Being played like a flute after

I’d given up already, mumbling No biggie!

As if my life wasn’t already a bathtub

Full of jokes & soap suds “just ironic enough”

It was like a stranger’s face or a bad Halloween mask

Had melted on the radiator & I couldn’t look away

It was like saying it simply wasn’t making it

More complicated than it was

Like it wasn’t making it more complicated

To begin with & taking codeine for my gout

& walking back to my truck silently

My lungs burned like trees determined

To set themselves right, I was getting at the meaning

Of a small window glaring in the snow

& thinking about strolling thru

The apple orchard naked with aplomb

I half died from these feelings that came

Over me & as the furnace pilot ignited

It was like a cold weight had been lifted


I’ve been waiting for the equinox

For what seems like forever now

& I’ve paid for more minutes so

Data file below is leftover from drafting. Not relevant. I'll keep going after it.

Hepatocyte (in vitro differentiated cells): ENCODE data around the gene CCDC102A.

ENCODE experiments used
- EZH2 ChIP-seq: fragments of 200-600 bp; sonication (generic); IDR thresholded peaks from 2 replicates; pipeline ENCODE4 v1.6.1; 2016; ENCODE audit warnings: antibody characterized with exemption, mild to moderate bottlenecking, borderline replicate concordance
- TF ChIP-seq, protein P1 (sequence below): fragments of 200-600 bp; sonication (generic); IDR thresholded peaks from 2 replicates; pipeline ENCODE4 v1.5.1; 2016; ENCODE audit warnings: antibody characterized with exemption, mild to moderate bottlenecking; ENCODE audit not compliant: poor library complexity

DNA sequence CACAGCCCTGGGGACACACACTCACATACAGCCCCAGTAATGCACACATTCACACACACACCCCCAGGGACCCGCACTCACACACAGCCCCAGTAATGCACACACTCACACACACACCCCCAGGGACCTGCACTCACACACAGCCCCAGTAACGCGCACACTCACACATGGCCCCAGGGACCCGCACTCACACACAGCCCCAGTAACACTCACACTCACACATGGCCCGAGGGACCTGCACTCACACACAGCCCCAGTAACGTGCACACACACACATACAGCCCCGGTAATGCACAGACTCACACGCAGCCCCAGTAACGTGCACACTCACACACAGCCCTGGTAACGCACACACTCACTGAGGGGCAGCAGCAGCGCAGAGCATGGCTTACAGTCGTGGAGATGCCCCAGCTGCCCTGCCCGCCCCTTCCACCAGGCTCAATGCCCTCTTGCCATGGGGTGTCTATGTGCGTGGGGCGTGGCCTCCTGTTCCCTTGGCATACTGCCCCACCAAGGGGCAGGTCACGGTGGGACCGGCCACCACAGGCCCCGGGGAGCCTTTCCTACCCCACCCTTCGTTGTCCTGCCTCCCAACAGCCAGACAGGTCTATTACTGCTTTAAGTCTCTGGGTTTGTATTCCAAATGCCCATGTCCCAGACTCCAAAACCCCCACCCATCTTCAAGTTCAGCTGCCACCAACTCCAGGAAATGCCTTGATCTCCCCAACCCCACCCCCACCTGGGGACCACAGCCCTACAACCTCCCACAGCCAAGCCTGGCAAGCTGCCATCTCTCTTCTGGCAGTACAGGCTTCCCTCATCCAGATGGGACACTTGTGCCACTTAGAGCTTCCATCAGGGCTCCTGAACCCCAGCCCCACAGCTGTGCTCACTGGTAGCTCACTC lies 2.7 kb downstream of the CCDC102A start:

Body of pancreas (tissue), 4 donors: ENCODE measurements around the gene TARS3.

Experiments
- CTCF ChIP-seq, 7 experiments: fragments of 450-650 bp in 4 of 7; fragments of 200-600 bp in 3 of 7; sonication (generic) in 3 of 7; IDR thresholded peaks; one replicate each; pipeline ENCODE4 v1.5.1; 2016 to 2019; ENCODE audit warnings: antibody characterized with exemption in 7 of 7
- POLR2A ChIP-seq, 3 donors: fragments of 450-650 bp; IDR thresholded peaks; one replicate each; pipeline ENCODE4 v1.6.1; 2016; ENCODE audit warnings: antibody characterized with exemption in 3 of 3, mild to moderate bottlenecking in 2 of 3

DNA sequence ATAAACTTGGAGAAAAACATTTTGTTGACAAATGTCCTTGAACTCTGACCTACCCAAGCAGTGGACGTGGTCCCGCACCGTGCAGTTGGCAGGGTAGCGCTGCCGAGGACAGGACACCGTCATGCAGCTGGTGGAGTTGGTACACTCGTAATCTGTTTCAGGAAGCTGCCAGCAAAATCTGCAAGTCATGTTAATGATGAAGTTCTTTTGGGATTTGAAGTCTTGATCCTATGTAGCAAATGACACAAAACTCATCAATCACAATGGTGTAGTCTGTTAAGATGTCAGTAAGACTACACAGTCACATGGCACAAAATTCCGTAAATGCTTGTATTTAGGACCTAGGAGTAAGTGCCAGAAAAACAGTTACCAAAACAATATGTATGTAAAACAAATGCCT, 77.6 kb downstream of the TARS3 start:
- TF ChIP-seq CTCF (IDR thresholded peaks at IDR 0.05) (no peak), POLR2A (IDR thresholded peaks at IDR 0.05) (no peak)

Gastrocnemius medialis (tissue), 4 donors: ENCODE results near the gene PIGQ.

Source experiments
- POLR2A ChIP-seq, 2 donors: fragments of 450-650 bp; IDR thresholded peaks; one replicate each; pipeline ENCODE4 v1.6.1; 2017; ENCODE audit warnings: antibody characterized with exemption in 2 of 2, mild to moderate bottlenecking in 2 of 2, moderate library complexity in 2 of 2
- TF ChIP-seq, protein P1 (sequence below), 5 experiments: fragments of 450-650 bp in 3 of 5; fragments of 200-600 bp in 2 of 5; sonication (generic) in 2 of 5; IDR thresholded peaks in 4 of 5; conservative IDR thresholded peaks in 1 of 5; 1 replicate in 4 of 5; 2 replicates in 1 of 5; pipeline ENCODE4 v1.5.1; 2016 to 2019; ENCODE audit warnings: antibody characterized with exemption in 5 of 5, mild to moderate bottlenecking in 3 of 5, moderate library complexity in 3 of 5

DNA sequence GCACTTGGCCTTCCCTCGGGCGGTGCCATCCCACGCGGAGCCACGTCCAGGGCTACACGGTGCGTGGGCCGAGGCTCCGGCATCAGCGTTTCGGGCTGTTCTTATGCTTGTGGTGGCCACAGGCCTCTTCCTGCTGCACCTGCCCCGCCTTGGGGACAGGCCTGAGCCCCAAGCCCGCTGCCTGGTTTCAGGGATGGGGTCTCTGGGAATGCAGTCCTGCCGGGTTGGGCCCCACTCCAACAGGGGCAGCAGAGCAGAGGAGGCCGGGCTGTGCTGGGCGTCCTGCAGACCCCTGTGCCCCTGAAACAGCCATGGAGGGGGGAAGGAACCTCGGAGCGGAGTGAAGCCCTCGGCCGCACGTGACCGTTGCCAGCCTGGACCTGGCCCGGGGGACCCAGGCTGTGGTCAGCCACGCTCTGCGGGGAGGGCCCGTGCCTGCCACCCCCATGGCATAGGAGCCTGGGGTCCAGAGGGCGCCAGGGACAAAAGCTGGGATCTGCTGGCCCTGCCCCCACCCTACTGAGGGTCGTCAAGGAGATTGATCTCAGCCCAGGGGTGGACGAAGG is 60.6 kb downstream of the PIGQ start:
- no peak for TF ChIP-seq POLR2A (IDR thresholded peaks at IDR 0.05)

I can talk on my cell phone 1 hour

But I only know silence—

A clump of glinting red bicycles

Sitting idle against the “familiar”

The prattling 21st C. spewed

Back at the street where this guy

Is a stick & I’m frozen like a hat

In the ice & like a shadow in

The time lapse of my own stillness

It is this pointlessness I see as

A map to somewhere better

It’s this flawless X-ray of something

Broken inside me that’s got me

Staring up at the zenith—at each

Slow moving cold front dropping

Down here from Canada—my face

Deadened in the used up light

& unless someone reaches out

& touches me I’m going to flat line

In wet socks—I’m never going to

Move again in warm pants

Raymond Farr is author of numerous books in print, including Ecstatic/.of facts (Otoliths 2011) as well as Starched, Rien Ici, & Writing What For? across the Mourning Sky. His latest book Poetry in the Age of Zero Grav is due out in 2014. He is editor of the experimental poetry zine Blue & Yellow Dog (